There’s Something Worse Than Fake News


There’s Something Worse Than Fake News


All of us are bound to feel offended from time to time. It’s part of being human. What happens, though, when being offended is a permanent or chronic condition? We’ve heard a lot about fake news in recent days, but I’ve noticed something that concerns me at least as much if not more: fake controversies.

If fake news pollutes the public discourse with falsehoods and confusion, fake controversies pollute it by manipulating emotions and fanning the flame of people’s offendedness.

Maybe you’ve heard, for example, about NFL Hall of Famer Jerry Rice’s commercial for Popeye’s Chicken? In it he wore a “taste-mask” comprised partly of a drumstick rotating in front of his mouth. Along came the headlines inciting people to be offended. “Jerry just set black people back 437 years,” wrote one man in response. “Thanks, Jerry. We’re slaves again.”

Then there was the tweet by Jerry Seinfeld, giving a quick shout-out for an upcoming episode of his internet series Comedians in Cars Getting Coffee. Seinfeld made a pun on the name of his guest Lewis Black by tweeting “Black’s life matters.” Another headline was born, with purportedly outraged readers calling it “offensive” and “lame.”

I’m not suggesting that legitimate controversies don’t exist, or that there is nothing to which a person might rightly take offense. I am distinguishing real controversies from fake ones. In a certain context, a black man wearing a fried-chicken-enhanced helmet could certainly be seen as a mean-spirited kind of stereotyping. But that is clearly not the case with the Popeye’s advertisement. Popeye’s just happens to specialize in fried chicken, and their celebrity pitchman happens to be black.

This is non-controversial, unless you are searching diligently for material from which you can craft an inflammatory headline.

These fake controversies can be worse than fake news partly because they are more insulting to our intelligence. Their headlines are sensationalized to lead you to believe that somebody must have really “stepped in it.” Typically, however — if I may pay homage to the aforementioned Mr. Seinfeld — the story turns out a controversy about nothing.

It isn’t hard to figure out what’s behind this trend. These stories are click-bait to lure readers to a website. Anything salacious enough to catch the eye will do. People can’t resist reading about what famous personalities have done to get in trouble.

These stories do not need fact-checkers, for the facts are not at issue. Fake controversies are not a matter of false information. Their manipulations are more sinister and subtle. The writers want to persuade you that you ought to take offense at what you’re reading.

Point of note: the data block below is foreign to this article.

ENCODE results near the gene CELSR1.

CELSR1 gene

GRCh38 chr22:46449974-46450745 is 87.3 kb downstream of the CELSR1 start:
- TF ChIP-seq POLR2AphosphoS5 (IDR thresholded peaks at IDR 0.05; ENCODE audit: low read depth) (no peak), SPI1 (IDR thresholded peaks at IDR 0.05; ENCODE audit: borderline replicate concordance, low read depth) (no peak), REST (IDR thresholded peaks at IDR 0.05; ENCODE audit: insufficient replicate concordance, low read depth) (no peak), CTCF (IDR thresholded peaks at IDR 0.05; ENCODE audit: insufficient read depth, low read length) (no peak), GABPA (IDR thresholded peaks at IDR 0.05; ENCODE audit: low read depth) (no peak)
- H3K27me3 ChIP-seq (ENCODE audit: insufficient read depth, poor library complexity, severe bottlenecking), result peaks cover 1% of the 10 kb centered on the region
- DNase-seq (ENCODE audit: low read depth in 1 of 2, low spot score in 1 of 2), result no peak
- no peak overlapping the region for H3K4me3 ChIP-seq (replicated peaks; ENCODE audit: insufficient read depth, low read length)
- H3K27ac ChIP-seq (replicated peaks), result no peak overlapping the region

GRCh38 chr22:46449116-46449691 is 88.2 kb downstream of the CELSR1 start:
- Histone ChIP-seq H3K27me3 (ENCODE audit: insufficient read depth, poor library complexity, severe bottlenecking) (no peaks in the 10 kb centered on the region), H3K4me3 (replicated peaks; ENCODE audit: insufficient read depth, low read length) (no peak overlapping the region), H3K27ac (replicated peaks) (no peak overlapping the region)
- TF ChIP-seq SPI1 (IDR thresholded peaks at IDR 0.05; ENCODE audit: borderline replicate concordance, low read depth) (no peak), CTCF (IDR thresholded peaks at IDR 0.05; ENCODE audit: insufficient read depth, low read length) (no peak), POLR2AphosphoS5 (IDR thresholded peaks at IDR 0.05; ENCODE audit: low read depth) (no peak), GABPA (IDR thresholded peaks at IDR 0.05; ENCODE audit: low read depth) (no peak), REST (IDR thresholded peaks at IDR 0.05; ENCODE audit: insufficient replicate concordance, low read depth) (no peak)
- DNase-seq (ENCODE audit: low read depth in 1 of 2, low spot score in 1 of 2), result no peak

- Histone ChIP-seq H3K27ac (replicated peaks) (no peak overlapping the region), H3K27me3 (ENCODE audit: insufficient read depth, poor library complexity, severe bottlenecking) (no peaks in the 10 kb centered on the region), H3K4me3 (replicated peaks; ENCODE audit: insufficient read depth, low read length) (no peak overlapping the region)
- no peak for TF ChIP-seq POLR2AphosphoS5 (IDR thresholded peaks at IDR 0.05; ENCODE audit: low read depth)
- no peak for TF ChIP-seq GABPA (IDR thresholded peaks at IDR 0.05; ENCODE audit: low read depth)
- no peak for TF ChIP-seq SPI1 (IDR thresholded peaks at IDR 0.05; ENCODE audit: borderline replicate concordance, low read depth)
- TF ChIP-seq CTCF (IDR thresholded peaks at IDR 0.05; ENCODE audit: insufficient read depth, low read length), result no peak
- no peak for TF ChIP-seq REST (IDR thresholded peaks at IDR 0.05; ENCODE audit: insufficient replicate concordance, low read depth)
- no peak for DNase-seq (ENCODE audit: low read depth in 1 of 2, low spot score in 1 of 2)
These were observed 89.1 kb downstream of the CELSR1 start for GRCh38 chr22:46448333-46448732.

Purveyors of fake controversy are shameless enough to exploit any situation. Just after the death of actress Carrie Fisher, a writer for the Huffington Post invented a controversy about a tweet by actor Steve Martin. He had written, “When I was a young man, Carrie Fisher was the most beautiful creature I had ever seen. She turned out to be witty and bright as well.” The article’s subheading called this a “sexist tweet,” and Martin soon deleted it.

The game is so easy, even the most untalented and unoriginal writers can play. Famous tweeters supply enough material to work with every day. All you need is to isolate one that could have the slightest potential to offend. In such a huge population of followers it is statistically likely you’ll find someone taking offense. This allows you to talk about there being a “backlash” or “controversy.”

The famous targets or victims of fake controversies are partly their enablers. Fear of political incorrectness robs them of the fortitude to stand up to those pretending to be offended. It’s easier to match fake outrage with fake apologies. Once you appease the petty gods, you hope quietly to move on.

What a strange ritual. We build offensive straw men so that the public can experience the brief emotional high of pretended outrage. This is unhealthy for the public mind. It skews our perspective by tempting us to waste emotional energy on fake controversies. It can blind us to more substantive matters, or make us fail to notice and address genuinely terrible offenses against humanity taking place in the world.

We should stand up to this and call it what it is. We should identify it as shallow, petty, banal and manipulative. We can and must be better than the manufacturers of fake controversies think we are. (For more from the author of “There’s Something Worse Than Fake  please click HERE) http://joemiller.us/2017/03/theres-something-worse-fake-news/